How Does Music Work? (and Why Should We Play It?)
Music is something I have studied, thought about, and practiced most of my life and yet only understood little. I thought this might be a fun chance to peek into the science behind music and also think about some of the reasons we study it.
The open A string on a violin, or five notes above middle C on the piano, has a frequency of 440 hertz (abbreviated as “hz”). This means that when you play that note, the air is compressing and decompressing four-hundred and forty times every second, vibrating your eardrum. An octave up, the next A has double that frequency, 880hz, and another octave would be double again, and so on.
Notes that sound good together tend to have a simple mathematical relationship. In “Also Sprach Zarathustra”—familiar to most as the opening of “2001: A Space Odyssey”—the first three notes are B, F-sharp, and another B. If we compare the frequencies of B and F-sharp, we get a ratio of 2:3.
When we hear this, though, we don’t remark to ourselves “I really love when the notes have a ratio of two to three!” We don’t hear the math at all, and some might be upset that I’m even trying to talk about math and music together. My point is this: although we can describe the nuts and bolts of music as basically “math you can hear”, the end result is clearly far more than a quick aural calculation, and the question that has always fascinated me is, “Why on Earth do our brains do this?”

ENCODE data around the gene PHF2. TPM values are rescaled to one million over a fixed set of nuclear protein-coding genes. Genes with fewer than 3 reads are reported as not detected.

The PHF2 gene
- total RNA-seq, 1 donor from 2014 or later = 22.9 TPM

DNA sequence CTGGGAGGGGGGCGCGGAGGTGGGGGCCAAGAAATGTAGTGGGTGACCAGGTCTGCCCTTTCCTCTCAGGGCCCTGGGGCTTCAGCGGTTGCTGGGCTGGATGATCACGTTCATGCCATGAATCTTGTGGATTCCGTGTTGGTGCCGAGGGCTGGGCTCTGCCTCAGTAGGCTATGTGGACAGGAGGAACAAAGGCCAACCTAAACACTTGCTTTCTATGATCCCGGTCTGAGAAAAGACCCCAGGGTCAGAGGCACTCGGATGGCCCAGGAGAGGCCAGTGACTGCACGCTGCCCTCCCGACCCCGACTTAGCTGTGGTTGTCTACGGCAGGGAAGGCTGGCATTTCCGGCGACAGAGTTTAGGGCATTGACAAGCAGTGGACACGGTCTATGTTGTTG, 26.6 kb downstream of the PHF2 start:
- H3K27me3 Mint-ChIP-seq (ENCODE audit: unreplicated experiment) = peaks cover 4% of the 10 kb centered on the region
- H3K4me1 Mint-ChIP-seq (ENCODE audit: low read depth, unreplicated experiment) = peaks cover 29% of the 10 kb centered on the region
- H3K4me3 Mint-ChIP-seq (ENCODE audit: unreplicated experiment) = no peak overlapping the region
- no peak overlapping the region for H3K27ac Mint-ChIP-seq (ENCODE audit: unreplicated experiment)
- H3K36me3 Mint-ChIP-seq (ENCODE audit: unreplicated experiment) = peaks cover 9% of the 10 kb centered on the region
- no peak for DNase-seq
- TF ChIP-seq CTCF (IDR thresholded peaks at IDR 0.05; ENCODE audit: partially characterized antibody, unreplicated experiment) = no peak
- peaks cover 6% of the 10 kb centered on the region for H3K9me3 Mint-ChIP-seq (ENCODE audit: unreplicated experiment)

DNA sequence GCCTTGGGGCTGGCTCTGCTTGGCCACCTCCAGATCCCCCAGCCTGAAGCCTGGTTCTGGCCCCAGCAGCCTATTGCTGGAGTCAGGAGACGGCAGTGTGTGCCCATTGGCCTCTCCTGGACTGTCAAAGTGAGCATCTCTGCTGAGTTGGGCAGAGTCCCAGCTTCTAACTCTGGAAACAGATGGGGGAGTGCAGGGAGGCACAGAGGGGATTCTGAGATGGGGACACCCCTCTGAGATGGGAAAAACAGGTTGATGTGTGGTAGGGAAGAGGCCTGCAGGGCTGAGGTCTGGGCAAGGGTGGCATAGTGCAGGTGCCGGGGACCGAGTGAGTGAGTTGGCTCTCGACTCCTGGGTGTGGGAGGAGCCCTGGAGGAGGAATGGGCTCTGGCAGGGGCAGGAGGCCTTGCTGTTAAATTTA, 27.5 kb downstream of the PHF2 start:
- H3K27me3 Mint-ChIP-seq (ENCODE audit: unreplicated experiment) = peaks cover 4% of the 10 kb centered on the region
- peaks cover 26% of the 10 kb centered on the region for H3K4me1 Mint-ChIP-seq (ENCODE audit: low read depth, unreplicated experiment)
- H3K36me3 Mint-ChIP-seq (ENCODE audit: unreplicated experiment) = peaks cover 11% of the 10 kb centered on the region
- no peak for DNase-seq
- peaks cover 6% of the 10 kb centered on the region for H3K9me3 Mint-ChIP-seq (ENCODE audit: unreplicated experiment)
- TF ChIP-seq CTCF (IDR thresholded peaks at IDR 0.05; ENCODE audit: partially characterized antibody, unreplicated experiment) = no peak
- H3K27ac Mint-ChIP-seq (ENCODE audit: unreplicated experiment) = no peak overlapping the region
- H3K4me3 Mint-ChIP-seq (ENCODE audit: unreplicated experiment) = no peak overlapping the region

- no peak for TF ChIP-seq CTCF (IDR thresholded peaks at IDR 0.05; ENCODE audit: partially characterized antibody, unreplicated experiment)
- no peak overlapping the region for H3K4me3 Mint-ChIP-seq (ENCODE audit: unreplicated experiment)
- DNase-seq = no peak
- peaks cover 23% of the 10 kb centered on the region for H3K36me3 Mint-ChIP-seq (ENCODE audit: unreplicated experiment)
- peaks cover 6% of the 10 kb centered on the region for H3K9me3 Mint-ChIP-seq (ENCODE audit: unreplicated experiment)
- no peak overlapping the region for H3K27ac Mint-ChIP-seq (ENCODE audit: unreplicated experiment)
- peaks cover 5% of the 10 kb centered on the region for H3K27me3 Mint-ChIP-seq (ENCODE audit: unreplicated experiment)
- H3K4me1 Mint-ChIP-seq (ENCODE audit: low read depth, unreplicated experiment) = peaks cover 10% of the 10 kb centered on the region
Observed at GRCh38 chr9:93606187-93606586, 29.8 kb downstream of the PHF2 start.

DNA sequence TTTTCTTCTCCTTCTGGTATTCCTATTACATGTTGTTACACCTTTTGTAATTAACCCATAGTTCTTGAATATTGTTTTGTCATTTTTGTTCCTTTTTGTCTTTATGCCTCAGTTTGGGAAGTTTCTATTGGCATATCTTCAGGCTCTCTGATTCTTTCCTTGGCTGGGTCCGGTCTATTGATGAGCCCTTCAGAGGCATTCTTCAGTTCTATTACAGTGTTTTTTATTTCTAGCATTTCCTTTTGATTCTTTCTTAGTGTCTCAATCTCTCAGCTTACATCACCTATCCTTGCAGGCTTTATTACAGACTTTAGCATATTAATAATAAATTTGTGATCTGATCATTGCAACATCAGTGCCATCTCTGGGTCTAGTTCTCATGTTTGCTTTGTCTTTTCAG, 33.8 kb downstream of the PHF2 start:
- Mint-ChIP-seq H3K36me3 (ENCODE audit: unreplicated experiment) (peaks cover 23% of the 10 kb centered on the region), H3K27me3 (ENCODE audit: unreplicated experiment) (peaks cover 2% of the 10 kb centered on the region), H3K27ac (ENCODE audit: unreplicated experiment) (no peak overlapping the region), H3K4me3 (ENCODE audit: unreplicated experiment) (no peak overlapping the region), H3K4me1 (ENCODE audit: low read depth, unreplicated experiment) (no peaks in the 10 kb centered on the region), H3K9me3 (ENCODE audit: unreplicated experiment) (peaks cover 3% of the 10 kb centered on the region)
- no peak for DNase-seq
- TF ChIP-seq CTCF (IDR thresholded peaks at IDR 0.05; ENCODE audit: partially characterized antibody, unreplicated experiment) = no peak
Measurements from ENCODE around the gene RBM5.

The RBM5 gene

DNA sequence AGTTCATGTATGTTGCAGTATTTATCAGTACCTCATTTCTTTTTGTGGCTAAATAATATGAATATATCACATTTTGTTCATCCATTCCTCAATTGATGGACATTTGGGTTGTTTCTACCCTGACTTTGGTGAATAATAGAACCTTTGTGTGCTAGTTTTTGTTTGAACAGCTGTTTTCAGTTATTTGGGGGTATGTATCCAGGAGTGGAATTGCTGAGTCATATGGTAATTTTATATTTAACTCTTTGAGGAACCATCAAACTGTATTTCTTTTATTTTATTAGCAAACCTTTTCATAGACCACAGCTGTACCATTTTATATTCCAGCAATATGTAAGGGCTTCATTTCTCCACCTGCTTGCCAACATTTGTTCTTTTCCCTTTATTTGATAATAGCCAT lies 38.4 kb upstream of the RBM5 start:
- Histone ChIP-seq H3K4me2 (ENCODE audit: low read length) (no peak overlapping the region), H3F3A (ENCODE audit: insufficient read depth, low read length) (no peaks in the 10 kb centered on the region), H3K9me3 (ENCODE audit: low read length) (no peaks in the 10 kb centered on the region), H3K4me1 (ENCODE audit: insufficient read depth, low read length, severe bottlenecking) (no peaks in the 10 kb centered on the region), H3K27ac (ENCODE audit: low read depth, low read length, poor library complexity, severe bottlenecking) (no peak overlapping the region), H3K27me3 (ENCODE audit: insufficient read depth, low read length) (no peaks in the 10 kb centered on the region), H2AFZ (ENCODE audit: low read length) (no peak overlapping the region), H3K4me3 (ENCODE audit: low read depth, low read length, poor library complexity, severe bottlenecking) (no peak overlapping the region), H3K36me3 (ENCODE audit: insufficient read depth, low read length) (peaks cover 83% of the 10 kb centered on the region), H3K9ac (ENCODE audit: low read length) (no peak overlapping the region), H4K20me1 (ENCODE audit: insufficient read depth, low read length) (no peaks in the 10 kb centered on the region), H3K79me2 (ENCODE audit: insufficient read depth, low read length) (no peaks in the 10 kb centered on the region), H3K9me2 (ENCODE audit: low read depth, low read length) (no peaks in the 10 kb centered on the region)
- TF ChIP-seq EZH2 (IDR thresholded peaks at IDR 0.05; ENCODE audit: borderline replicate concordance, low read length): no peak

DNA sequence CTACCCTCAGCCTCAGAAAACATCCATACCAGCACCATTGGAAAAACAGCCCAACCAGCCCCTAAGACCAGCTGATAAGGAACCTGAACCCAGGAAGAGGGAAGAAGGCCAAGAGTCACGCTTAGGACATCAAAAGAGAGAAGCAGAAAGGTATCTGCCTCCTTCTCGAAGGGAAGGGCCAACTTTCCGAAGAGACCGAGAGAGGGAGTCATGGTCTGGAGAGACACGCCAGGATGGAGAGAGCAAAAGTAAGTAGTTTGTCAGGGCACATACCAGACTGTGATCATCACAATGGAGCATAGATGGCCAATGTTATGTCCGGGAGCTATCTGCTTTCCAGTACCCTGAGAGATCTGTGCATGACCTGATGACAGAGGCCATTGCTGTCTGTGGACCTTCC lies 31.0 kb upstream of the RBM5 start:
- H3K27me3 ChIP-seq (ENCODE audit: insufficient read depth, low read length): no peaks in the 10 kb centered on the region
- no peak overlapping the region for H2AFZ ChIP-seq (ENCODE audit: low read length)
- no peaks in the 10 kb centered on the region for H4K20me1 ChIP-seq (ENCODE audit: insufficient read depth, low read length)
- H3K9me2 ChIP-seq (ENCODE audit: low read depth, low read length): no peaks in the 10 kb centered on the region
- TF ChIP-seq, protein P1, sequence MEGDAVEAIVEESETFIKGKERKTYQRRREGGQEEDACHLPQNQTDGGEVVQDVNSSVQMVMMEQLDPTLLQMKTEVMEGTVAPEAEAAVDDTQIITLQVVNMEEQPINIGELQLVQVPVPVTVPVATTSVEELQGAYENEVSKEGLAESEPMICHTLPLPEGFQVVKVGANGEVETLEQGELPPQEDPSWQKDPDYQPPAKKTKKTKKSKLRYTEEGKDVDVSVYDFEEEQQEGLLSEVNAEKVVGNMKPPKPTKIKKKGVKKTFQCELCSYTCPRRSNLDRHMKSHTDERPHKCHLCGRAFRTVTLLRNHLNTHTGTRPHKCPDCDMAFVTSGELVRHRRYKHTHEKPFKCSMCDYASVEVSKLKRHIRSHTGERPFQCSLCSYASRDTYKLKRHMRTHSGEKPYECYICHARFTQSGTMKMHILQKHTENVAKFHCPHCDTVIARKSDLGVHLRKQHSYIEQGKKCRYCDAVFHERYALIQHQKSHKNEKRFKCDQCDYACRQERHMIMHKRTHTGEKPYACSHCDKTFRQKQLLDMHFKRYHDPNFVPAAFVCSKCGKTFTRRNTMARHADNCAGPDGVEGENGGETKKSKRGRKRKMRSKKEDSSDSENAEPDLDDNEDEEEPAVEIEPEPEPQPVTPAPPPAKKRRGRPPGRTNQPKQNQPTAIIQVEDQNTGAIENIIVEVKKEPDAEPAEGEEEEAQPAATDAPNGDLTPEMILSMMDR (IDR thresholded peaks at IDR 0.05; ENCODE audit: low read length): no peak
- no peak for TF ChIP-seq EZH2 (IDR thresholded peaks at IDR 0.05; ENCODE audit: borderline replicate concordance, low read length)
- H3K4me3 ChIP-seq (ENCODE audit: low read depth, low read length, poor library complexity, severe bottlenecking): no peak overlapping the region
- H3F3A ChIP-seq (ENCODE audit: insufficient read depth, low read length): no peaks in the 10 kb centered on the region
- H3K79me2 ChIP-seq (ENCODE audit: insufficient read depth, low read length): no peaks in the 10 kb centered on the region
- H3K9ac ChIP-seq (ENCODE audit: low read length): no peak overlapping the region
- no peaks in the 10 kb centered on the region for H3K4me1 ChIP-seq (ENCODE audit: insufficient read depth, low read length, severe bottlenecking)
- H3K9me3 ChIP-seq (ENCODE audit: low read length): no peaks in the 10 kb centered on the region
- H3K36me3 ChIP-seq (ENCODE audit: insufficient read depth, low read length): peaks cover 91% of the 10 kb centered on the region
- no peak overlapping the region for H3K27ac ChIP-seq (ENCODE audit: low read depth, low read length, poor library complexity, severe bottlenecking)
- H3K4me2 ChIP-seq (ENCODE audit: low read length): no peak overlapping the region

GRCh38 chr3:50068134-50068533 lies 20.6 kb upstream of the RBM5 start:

As far as I know, our best guess is that the ability to hear different pitches allows us to decipher emotion and intention in human speech, and as a happy side effect, we also interpret certain combinations of abstract sounds as meaningful.
Whatever the reason, the fact that our brains hear music at all is absolutely wild, and I will probably be amazed by it until the day I die.
To take a brief turn, think about some of the reasons we listen to and study music: to stay mentally sharp, to pad a resume, to woo women/men, to make money, because our parents made us, to express something deeper than language, to motivate, to get attention, to understand ourselves, to connect to others, to reminisce, to gain status, to relax.
Any reason to study music is a good one. That said, some reasons are better than others. The technical challenges of learning an instrument can be diabolically frustrating and monotonous. We can temper those challenges by remembering that we aren’t really here in pursuit of a grade, or a job, or a more impressive resume, although we may get all of those. We’re here to engage with the grand mystery. We’re here, ultimately, to play.
Tal Spackman, Violin Instructor